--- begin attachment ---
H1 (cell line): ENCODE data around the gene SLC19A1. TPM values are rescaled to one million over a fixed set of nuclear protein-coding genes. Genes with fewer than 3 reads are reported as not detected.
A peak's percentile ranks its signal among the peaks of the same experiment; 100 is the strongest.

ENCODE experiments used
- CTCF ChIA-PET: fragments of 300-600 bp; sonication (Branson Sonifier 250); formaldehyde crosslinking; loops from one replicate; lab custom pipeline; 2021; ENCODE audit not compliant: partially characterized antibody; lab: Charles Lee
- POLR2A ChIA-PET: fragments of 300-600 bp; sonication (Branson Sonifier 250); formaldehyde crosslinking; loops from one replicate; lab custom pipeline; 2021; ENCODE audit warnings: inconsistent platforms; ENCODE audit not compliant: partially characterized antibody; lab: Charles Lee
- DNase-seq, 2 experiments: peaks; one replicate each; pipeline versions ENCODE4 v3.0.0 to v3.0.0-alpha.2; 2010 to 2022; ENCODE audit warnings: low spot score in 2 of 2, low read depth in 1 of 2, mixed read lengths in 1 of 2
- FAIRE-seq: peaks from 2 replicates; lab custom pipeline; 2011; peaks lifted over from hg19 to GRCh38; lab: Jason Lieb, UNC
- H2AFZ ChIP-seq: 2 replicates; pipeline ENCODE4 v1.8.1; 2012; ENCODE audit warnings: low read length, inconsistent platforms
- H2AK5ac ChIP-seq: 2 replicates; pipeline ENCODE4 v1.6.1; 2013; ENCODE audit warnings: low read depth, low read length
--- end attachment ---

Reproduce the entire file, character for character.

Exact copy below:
H1 (cell line): ENCODE data around the gene SLC19A1. TPM values are rescaled to one million over a fixed set of nuclear protein-coding genes. Genes with fewer than 3 reads are reported as not detected.
A peak's percentile ranks its signal among the peaks of the same experiment; 100 is the strongest.

ENCODE experiments used
- CTCF ChIA-PET: fragments of 300-600 bp; sonication (Branson Sonifier 250); formaldehyde crosslinking; loops from one replicate; lab custom pipeline; 2021; ENCODE audit not compliant: partially characterized antibody; lab: Charles Lee
- POLR2A ChIA-PET: fragments of 300-600 bp; sonication (Branson Sonifier 250); formaldehyde crosslinking; loops from one replicate; lab custom pipeline; 2021; ENCODE audit warnings: inconsistent platforms; ENCODE audit not compliant: partially characterized antibody; lab: Charles Lee
- DNase-seq, 2 experiments: peaks; one replicate each; pipeline versions ENCODE4 v3.0.0 to v3.0.0-alpha.2; 2010 to 2022; ENCODE audit warnings: low spot score in 2 of 2, low read depth in 1 of 2, mixed read lengths in 1 of 2
- FAIRE-seq: peaks from 2 replicates; lab custom pipeline; 2011; peaks lifted over from hg19 to GRCh38; lab: Jason Lieb, UNC
- H2AFZ ChIP-seq: 2 replicates; pipeline ENCODE4 v1.8.1; 2012; ENCODE audit warnings: low read length, inconsistent platforms
- H2AK5ac ChIP-seq: 2 replicates; pipeline ENCODE4 v1.6.1; 2013; ENCODE audit warnings: low read depth, low read length